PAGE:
At long last, Markie got as far west as he could, to the colonies that would become British Columbia, and he settled for a while in the still-new city of Vancouver. He settled down with a woman named Smith and had a small watermelon patch in the backyard. Trying to adapt his methods to his new home, Markie began developing a special kind of watermelon herbal tea to sell to the natives. But, when the civic leaders of Vancouver sampled this blend, they deemed it to be “disruptive of their auras” and “bad karma for the whole universe.” So, before any unmentionable things could be done to him, Markie skipped town in the middle of the night, and his beloved wife Ms. Smith stayed behind to smooth things out. The people of Vancouver took pity on Ms. Smith. Obviously, Markie was an evil man who had her under some sort of enchantment. So, after they performed the counter-spell on Ms. Smith (which involved sitting around inhaling mood-altering drugs), she was accepted as one of their own. Ms. Smith was granted the new name of “Daisyblossom Morningstar” and was given the body piercings and tattoos that mark all citizens of British Columbia. But, Daisyblossom Morningstar still pined for her one true love, and it is said that on some Vancouver evenings, you can still glimpse a pierced and tattooed woman wandering the streets looking for her Mr. Watermelon.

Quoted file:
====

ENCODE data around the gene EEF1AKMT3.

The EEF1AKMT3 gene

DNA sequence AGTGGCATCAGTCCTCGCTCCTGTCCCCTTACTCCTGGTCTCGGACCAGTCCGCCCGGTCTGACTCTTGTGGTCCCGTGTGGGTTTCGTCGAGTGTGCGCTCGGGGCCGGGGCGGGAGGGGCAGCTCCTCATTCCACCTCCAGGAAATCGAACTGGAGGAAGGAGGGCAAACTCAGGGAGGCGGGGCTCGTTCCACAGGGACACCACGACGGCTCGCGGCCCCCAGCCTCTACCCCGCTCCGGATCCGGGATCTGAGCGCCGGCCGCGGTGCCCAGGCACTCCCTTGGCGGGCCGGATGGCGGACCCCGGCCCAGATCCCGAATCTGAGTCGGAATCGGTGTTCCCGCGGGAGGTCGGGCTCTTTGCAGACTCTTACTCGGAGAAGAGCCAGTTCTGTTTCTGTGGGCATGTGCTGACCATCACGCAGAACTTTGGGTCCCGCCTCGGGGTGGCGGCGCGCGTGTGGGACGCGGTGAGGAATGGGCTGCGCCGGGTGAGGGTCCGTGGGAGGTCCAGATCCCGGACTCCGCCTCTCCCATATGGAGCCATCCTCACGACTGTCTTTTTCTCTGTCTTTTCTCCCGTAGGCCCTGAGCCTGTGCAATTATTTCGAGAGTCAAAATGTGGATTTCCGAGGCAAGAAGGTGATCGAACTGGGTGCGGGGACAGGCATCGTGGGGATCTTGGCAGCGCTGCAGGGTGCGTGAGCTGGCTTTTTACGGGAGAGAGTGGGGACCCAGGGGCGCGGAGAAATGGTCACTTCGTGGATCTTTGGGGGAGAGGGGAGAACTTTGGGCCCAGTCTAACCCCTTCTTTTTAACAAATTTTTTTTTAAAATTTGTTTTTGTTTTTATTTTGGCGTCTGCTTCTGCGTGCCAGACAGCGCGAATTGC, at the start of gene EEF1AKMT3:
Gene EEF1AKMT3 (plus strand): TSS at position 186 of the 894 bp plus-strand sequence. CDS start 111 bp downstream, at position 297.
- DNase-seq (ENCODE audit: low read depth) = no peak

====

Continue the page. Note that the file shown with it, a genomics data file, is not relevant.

Markie Watermelonseed soon headed up north, and once again tried to settle down above the Arctic Circle. He soon came to a small town in the Yukon, which was surprisingly tropical for being so far north. Here, Markie settled down, and he started a thriving watermelon farm. For the most part, Markie was finally happy. But, on some cold Arctic evenings, there is something that just bothers Markie. He’ll be out in his fields late at night, tending to his watermelon crop, and he’ll look up. He’ll gaze up at the stars for a while, as thought lost in thought, and then he’ll scream out, “Won’t someone fix those damn holes?” And, in a fit of rage, he’ll begin plucking watermelons from his fields and hurling them towards the heavens. But of course, those watermelons always miss their targets. They don’t plug those holes in the ceiling. Instead, they explode against the roof, and scatter watermelon rind all across the heavens.
So, next time you’re in Canada, and it’s a cold winter night, and you towards the northern sky, you just might see the watermelon rind scattered across heavens. Nowadays, most of us call them the Northern Lights. But when I look at them, I can’t help but think of my namesake, Markie Watermelonseed. And I hope you will to, and raise a glass towards the northern sky and drink a toast to this Canadian hero.